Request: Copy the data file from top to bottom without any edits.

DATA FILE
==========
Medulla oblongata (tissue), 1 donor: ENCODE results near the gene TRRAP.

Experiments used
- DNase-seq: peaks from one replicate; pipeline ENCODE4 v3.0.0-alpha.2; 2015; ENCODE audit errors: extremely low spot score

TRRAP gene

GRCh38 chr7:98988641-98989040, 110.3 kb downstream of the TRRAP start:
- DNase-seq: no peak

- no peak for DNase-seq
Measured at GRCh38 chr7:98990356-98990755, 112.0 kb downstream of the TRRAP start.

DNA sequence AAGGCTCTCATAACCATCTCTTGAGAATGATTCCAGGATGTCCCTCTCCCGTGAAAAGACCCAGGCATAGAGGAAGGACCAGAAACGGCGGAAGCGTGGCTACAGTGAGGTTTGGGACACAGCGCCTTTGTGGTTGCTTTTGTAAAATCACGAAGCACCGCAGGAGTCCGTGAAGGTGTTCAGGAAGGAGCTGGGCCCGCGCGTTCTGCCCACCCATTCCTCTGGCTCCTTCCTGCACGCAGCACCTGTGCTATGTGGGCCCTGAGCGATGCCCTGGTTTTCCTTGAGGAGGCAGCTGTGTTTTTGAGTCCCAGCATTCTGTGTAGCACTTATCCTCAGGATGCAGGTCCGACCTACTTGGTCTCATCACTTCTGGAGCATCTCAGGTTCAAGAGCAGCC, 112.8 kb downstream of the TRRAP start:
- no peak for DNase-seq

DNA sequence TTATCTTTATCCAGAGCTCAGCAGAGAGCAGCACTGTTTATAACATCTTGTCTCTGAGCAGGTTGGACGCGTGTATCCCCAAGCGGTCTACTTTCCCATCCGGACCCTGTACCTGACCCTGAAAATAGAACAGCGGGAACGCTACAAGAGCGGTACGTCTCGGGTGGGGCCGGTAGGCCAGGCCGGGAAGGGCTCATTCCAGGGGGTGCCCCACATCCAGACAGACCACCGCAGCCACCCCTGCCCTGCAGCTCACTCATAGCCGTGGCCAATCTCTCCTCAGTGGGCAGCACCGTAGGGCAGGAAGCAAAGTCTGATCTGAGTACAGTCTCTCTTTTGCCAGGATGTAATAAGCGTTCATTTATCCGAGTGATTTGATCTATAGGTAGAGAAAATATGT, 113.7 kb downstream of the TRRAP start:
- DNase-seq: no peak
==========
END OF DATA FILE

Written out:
Medulla oblongata (tissue), 1 donor: ENCODE results near the gene TRRAP.

Experiments used
- DNase-seq: peaks from one replicate; pipeline ENCODE4 v3.0.0-alpha.2; 2015; ENCODE audit errors: extremely low spot score

TRRAP gene

GRCh38 chr7:98988641-98989040, 110.3 kb downstream of the TRRAP start:
- DNase-seq: no peak

- no peak for DNase-seq
Measured at GRCh38 chr7:98990356-98990755, 112.0 kb downstream of the TRRAP start.

DNA sequence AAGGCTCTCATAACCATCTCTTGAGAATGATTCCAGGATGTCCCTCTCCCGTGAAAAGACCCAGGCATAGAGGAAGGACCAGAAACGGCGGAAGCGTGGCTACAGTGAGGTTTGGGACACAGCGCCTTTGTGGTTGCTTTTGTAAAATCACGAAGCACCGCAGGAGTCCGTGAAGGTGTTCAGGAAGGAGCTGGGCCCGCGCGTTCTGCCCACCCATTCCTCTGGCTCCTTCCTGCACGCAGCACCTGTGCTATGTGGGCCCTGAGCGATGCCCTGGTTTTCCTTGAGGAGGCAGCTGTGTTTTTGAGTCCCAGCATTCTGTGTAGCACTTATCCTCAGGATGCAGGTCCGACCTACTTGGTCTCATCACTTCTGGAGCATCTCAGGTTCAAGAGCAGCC, 112.8 kb downstream of the TRRAP start:
- no peak for DNase-seq

DNA sequence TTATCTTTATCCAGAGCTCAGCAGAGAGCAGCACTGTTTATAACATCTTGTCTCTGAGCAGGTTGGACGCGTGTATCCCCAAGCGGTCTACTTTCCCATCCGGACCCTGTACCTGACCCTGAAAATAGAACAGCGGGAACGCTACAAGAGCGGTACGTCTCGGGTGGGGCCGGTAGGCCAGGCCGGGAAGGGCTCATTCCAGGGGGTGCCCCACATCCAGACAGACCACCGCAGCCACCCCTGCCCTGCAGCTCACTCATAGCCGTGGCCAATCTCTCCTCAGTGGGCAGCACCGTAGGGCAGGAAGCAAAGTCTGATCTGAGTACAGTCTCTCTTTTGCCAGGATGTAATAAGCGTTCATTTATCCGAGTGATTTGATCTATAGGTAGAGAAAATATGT, 113.7 kb downstream of the TRRAP start:
- DNase-seq: no peak